Amazon has seized more than 10 percent of the digital advertising market: “The report predicts that Amazon will continue to inch up on market leaders Google, part of Alphabet, and Facebook, a sign brands are increasingly turning to the e-commerce giant to help them reach an expanding base of online shoppers. Amazon’s U.S. ad revenue last year grew to $15.73 billion, up 52.5 percent from 2019, eMarketer estimates. The company’s U.S. digital ad share is still small relative to Google and Facebook’s, which accounted for 28.9 percent and 25.2 percent of the business, respectively, in 2020, according to the report.”

  • “Nearly 90 percent of Amazon’s ad revenue was driven by ads that appeared on the company’s e-commerce platform, with search ads for sponsored products and brands accounting for a large percentage of that revenue, the report says.”

  • “The company generates a smaller portion of ad revenue on its properties—such as Fire TV, a streaming media player, Twitch, a live streaming platform for gamers, and IMDb TV, an ad-supported streaming service—as well as from ads sold through Amazon’s advertising technology to run on other platforms.” READ MORE

REOPENING

Should you ask customers to prove they have been vaccinated? “In most states, there's legally nothing stopping you from requesting to see a customer's vaccine card, says Carrie Hoffman, a partner and employment lawyer at the Dallas-based law firm Foley & Lardner. On April 2, Florida Governor Ron DeSantis signed an executive order, banning state and local government agencies and businesses from requiring so-called vaccine passports, or documentation proving that an individual has been vaccinated against Covid-19. But everywhere else, checking customers' vaccine cards is up to the employer's discretion, says Hoffman. If people refuse to present vaccine documentation, you don't have to serve them.”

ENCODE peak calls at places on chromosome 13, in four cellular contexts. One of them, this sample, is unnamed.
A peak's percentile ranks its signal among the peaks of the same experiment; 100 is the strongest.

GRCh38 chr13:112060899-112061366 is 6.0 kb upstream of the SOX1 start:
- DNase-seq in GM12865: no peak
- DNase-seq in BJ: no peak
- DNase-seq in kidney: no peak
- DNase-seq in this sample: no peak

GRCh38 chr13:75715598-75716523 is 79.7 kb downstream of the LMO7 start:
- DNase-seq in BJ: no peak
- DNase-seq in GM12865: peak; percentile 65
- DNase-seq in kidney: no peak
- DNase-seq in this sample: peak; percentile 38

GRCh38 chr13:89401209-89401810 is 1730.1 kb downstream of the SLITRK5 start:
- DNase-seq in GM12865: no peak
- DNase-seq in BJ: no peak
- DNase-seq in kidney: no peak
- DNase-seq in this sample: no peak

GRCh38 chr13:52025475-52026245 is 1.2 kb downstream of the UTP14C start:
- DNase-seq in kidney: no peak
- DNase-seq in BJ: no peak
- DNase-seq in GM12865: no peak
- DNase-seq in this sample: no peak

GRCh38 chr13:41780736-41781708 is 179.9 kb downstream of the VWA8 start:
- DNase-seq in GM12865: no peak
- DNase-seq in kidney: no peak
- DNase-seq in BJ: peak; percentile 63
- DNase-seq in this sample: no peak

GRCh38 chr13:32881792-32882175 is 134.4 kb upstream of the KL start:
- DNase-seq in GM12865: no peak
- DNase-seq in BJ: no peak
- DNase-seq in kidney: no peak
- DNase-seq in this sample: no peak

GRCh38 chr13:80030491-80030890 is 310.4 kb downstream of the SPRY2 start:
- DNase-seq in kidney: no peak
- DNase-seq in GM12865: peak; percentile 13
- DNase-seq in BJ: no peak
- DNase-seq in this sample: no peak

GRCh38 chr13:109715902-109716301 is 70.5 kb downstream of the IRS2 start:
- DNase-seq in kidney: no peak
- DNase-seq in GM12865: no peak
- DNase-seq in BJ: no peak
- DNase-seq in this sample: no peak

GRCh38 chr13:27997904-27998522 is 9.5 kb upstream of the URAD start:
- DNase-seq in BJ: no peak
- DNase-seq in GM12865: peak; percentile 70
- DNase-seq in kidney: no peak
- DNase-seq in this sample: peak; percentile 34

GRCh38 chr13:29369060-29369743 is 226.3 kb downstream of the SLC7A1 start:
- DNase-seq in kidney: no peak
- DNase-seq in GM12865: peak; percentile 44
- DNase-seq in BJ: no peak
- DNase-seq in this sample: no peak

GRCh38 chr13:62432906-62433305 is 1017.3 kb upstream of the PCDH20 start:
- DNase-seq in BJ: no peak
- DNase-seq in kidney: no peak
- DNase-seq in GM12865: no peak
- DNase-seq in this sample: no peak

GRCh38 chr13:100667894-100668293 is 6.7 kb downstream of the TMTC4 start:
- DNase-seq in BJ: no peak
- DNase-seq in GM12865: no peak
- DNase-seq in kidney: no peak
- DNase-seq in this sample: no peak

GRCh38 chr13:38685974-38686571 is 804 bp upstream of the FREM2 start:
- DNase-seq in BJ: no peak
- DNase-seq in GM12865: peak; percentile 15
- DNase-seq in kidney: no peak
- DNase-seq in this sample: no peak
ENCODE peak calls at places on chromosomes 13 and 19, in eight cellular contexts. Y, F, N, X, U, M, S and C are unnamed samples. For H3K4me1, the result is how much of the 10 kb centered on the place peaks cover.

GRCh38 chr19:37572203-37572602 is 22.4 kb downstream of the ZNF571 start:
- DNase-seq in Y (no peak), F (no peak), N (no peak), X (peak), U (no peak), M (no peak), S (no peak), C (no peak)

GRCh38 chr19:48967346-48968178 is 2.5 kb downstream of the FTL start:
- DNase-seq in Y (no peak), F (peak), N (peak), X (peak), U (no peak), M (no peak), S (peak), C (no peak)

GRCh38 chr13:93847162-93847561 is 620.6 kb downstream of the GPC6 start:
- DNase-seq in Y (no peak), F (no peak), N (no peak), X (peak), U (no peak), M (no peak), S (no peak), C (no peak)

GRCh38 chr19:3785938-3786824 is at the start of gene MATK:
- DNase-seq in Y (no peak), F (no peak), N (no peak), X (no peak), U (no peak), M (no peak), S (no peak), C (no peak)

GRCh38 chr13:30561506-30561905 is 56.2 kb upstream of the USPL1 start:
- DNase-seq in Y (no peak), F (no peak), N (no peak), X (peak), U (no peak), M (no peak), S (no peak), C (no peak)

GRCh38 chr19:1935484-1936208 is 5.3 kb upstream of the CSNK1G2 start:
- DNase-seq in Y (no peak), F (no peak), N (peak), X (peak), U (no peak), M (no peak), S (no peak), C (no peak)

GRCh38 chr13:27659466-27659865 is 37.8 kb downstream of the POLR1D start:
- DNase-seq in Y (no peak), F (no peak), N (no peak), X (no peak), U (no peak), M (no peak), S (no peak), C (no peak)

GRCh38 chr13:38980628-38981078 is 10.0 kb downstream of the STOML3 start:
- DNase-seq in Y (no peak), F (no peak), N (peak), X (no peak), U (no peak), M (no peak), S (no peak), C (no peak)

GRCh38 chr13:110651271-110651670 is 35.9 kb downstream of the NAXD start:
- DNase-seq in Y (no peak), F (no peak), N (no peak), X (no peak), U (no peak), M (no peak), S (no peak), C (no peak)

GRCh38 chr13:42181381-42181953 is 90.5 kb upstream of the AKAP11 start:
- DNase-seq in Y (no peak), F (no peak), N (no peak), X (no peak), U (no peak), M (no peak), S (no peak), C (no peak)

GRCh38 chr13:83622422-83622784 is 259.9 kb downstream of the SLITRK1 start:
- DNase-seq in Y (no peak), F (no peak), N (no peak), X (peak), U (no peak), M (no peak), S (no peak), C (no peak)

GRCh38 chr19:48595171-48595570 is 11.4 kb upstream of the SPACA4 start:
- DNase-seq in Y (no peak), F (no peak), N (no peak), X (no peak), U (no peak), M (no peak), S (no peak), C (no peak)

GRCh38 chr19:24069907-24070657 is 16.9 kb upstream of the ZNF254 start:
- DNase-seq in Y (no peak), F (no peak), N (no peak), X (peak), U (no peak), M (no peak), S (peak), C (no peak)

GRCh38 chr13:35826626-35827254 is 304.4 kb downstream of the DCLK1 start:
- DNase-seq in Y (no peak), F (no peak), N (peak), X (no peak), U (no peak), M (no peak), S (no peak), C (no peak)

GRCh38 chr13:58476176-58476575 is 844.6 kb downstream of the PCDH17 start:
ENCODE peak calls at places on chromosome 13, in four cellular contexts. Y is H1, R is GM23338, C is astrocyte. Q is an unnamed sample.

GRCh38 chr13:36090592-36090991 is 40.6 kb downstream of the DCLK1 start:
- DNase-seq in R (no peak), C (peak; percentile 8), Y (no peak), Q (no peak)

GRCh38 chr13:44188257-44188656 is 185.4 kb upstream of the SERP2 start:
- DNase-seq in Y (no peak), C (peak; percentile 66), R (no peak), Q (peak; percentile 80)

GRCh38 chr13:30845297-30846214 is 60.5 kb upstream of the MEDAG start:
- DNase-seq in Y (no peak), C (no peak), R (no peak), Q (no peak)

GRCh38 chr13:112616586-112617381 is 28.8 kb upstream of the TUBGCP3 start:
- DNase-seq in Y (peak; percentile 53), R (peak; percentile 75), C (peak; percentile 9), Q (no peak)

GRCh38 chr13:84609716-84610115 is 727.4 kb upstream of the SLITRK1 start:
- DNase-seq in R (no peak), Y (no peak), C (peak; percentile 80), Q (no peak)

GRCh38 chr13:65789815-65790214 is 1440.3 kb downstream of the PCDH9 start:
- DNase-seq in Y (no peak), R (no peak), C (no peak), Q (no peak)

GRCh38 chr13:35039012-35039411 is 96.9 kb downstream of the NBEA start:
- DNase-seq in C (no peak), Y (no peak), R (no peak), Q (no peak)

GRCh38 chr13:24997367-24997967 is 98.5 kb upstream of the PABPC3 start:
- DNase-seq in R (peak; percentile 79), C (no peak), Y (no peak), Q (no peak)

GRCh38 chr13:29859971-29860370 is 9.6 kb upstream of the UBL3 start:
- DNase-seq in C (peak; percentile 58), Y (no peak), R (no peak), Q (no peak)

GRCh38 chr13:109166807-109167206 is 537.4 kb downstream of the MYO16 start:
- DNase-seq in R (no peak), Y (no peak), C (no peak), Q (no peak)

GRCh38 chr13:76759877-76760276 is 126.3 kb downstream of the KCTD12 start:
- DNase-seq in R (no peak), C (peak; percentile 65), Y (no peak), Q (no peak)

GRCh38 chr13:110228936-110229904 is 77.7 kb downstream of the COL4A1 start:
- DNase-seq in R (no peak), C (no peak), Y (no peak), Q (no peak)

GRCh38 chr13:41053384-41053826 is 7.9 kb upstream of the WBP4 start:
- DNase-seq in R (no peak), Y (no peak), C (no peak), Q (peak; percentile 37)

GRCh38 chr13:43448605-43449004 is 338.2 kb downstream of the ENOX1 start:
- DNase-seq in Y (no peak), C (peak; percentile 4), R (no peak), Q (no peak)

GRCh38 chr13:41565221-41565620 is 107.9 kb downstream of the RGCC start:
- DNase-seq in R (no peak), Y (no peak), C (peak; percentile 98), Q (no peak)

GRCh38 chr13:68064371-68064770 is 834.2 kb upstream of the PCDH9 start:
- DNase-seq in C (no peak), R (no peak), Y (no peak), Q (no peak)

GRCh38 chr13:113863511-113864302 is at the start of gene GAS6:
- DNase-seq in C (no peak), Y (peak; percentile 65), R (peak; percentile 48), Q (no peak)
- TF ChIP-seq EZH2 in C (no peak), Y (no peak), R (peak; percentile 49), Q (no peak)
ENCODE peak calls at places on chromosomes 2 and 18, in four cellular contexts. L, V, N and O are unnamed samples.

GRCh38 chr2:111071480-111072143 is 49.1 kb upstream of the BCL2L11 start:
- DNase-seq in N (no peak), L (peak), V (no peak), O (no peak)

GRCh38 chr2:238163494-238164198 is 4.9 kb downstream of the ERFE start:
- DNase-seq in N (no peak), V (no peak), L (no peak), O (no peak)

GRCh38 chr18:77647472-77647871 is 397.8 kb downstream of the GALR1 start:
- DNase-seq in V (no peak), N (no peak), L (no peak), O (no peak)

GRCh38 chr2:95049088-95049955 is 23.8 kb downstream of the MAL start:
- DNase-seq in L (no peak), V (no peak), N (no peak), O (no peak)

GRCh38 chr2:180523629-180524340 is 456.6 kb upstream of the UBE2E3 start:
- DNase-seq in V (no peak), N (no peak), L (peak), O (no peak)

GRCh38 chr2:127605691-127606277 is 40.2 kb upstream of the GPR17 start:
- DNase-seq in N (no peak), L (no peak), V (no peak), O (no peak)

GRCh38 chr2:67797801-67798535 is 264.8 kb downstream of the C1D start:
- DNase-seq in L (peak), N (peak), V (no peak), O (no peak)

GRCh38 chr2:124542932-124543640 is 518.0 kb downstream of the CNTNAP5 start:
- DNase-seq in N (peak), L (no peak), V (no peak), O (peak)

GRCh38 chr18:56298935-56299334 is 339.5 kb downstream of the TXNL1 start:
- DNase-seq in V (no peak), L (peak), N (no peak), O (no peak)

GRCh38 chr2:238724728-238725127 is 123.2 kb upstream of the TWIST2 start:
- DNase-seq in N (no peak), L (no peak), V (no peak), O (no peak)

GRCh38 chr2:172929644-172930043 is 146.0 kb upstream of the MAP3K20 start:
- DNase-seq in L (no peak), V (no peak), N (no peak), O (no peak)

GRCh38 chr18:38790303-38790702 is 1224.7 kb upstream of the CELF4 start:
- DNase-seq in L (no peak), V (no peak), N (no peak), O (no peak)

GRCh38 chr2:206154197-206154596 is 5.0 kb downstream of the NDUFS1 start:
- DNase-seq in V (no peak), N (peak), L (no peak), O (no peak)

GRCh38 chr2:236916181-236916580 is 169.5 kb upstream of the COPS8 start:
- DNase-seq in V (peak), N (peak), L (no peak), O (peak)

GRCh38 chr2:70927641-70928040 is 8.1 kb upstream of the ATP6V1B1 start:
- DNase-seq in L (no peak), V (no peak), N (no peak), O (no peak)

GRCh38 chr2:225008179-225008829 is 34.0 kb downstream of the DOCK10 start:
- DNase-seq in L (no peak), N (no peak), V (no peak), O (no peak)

• “Wedding planners are running into this now, says Katherine Frost, CEO and founder of ORO, an all-in-one event planning software company based in Boston. As events start to come back, Frost says couples are leaning on the small vendors they work with to check vaccine cards of the venue staff and the guest list.”

  • “Vaccine passports, tech-based proof that you've been vaccinated against Covid-19, may offer more security for businesses interestedin the technology but have yet to be widely adopted by the public.” READ MORE